Companies collecting debts “make an enormous number” of robocalls and many of those callers are “repeatedly and flagrantly” violating the Telephone Consumer Protection Act, “paying off consumers” when they are sued and “then continuing their patterns of calling,” claimed Margot Saunders, the senior counsel of the National Consumer Law Center, in her testimony yesterday during a hearing on robocalls before the Senate Commerce Committee’s Subcommittee On Communications, Technology Innovation And The Internet.
Saunders threw shade at a lot of companies and industries during her testimony yesterday, including companies in the credit and collection industry, while also saying that the TCPA is “straightforward and clear,” and the ruling in ACA International v. FCC is the reason that more robocalls are being made. As well, consent that is provided in a contract between an individual and a creditor “hardly constitutes express consent to be contacted months or years later by a debt collector,” Saunders said.
Joining Saunders on the panel was Doug Peterson, the attorney general of Nebraska, and Kevin Rupy, a partner at the law firm of Wiley Rein, who was representing the telecom and broadband industries.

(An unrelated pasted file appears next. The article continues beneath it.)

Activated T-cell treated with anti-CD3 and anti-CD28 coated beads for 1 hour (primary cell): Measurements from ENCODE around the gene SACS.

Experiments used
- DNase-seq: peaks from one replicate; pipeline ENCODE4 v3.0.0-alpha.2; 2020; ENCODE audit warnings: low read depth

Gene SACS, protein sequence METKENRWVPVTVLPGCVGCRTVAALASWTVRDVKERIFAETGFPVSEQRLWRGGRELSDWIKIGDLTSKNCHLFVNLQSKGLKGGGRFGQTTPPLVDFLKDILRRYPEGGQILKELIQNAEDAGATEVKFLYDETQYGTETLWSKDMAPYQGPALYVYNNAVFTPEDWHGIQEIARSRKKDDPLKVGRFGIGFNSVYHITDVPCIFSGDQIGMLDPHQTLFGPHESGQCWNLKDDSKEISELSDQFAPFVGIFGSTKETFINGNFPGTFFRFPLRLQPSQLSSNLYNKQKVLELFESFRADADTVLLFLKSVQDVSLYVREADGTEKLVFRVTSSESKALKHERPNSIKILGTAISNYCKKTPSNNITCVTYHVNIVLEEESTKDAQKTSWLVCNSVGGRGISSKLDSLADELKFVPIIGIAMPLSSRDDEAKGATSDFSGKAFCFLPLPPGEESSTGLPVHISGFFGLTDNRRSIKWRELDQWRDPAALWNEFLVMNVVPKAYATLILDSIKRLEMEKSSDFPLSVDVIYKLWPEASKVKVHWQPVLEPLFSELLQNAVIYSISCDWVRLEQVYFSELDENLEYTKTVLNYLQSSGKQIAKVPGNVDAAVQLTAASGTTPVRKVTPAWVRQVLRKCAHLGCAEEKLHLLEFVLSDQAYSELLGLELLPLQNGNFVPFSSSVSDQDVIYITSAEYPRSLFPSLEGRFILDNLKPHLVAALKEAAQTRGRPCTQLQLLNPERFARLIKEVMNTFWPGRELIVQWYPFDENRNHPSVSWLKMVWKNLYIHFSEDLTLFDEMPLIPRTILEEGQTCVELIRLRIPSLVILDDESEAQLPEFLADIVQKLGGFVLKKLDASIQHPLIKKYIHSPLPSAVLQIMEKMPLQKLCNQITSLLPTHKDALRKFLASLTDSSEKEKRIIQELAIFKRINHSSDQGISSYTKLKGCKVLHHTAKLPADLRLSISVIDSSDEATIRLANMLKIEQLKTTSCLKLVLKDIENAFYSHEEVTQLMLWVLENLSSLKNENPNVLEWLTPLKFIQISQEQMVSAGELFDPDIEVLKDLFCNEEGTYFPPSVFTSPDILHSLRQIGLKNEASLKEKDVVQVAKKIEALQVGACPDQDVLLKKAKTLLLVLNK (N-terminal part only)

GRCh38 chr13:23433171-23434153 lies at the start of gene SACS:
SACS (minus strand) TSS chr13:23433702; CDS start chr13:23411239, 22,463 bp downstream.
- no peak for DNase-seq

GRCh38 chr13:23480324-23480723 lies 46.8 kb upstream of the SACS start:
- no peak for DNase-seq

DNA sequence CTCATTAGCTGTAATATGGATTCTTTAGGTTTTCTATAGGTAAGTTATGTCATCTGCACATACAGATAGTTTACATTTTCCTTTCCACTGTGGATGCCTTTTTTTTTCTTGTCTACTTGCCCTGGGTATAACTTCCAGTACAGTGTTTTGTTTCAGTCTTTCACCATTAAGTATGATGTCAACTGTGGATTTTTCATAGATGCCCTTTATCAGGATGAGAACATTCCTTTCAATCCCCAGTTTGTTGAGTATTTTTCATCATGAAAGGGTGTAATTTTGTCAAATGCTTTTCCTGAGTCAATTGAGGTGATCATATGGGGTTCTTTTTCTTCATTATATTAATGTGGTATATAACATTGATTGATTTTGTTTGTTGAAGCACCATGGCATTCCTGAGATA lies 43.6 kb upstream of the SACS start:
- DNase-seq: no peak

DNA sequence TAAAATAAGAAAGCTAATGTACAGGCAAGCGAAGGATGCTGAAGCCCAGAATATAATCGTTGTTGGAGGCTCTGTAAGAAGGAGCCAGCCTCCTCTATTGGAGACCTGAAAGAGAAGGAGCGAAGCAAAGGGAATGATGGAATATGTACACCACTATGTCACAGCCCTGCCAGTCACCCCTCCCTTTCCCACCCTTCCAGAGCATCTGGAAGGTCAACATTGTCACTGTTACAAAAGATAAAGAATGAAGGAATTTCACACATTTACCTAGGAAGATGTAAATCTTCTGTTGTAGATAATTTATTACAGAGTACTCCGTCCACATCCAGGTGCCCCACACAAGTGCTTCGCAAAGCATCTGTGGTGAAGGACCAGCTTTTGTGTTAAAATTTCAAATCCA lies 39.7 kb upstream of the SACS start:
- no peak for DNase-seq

Finally, Saunders pointed her spotlight at the hardworking Americans, who, after receiving “hundreds or even thousands, of illegal calls interfere with work, interrupt family time, or infringe upon the consumer’s solitude,” are left with no choice but to sue and then are “sworn to secrecy” through confidentiality clauses in settlements. For any collection agency that has been sued by an individual for violating the TCPA, how many of those plaintiffs were individuals who were at their wits’ end because of the barrage of calls they received? And how many were filed by individuals who were being opportunistic? For every story that a consumer advocate can find about someone who received an ungodly amount of calls without permission, there is a story about someone who buys prepaid cell phones by the dozen and just waits for the calls to start rolling in so he or she can file a lawsuit.
Saunders outlined five steps to “rein in robocalls” during her testimony:
- We need to be able to identify who the caller is when calls come in to our phones.
- The TCPA’s broad scope must be upheld so that it applies to the unwanted automated calls Americans receive.
- The rules must give us the ability to limit and control the calls to our phones.
- Sellers must not be allowed to hide behind the third parties they hire.
- The rules must be enforceable in a way that provides a) individuals harmed with the ability to obtain redress for their harms, and b) incentives to the callers to comply with the law.